One of the very last in-person conferences I attended last year was the CIfA CPD training on Diversity and Equality entitled “Inspiring equality: Visions for the future of heritage practice.” I am lucky in that my employer HCUK Group encouraged me to go to the training in the first place, and my line managers supported me in my request to get more involved in the CIfA Diversity and Equality working group following the CPD training, by joining the committee as a Communications Officer. To me, the CIfA Diversity and Inclusion Committee felt like a badge of honour.

Being involved in the CIFA Diversity and Inclusion Committee has opened my eyes to just how inclusive archaeology my colleagues and peers want the industry to be. Laura Hampden (Museum Detox, Historic England) and Hannah Cobb (CIfA Equality and Diversity Group, University of Manchester) worked tirelessly to put on events like the CIfA & Museum Detox Decolonise Archaeology Workshops. There have been incredible efforts with groups like IDEAH (Inclusion, Diversity and Equality in Archaeology and Heritage) and Neil Redfern at the Council for British Archaeology.

What has blown me away is the CIfA Diversity and Inclusion Committee’s goal - unlike many initiatives out there, it is to become irrelevant. It wants CIfA to become an organisation that attracts universally to the profession, and support groups and individuals regardless of their circumstance throughout all the stages of their career. From the discussions I’ve had with members of the committee and colleagues within it, I remain cautiously optimistic that the future for British archaeology will be one that is more inclusive and more empowering to those of more diverse backgrounds.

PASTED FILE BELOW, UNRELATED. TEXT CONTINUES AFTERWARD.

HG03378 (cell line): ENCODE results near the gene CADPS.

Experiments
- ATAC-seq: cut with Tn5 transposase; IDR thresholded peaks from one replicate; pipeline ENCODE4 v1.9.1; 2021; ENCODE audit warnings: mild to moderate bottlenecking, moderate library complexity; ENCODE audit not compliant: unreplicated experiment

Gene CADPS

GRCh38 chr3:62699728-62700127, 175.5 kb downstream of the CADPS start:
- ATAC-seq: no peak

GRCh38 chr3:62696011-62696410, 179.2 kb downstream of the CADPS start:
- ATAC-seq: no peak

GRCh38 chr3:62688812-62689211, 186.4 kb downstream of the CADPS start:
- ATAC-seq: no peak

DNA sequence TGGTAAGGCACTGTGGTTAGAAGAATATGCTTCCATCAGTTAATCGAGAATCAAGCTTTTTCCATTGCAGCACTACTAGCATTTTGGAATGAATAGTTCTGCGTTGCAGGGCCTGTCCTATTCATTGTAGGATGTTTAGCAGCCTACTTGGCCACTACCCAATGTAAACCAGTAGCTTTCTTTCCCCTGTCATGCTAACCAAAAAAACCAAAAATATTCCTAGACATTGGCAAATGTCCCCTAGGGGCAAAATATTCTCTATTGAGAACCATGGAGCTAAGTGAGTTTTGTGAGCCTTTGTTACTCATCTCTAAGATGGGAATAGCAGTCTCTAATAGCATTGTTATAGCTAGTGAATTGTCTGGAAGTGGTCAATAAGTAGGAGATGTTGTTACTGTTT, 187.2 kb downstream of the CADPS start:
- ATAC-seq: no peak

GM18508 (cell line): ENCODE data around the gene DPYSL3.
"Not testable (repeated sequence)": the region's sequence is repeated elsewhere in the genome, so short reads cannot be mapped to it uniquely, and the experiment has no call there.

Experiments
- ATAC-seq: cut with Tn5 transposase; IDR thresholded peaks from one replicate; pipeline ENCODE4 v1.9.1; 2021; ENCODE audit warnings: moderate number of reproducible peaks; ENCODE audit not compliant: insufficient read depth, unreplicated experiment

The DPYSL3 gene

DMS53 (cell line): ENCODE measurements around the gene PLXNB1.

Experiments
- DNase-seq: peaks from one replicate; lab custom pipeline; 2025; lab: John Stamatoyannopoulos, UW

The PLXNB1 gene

In becoming more engaged with the shortcomings, and understanding why I had the experience I had, I’ve become more motivated to get involved in ensuring that archaeology and heritage become more accessible to not just minority communities, but women and people from socio-economically disadvantaged backgrounds.

We, as an industry, have to do a better job of showing our relevance to communities where access to higher academics is more difficult, and support the initiatives aimed at eliminating the diversity gap in the industry. It begins by encouraging those who might not fit in the typical mould we’re used to seeing. I’m so grateful to the professors, colleagues and HCUK Group, who’ve made me feel like I belong in archaeology. We had a saying in my house growing up, which was don’t be afraid to be what you can’t see. Hopefully, one day, that won’t be an issue anymore.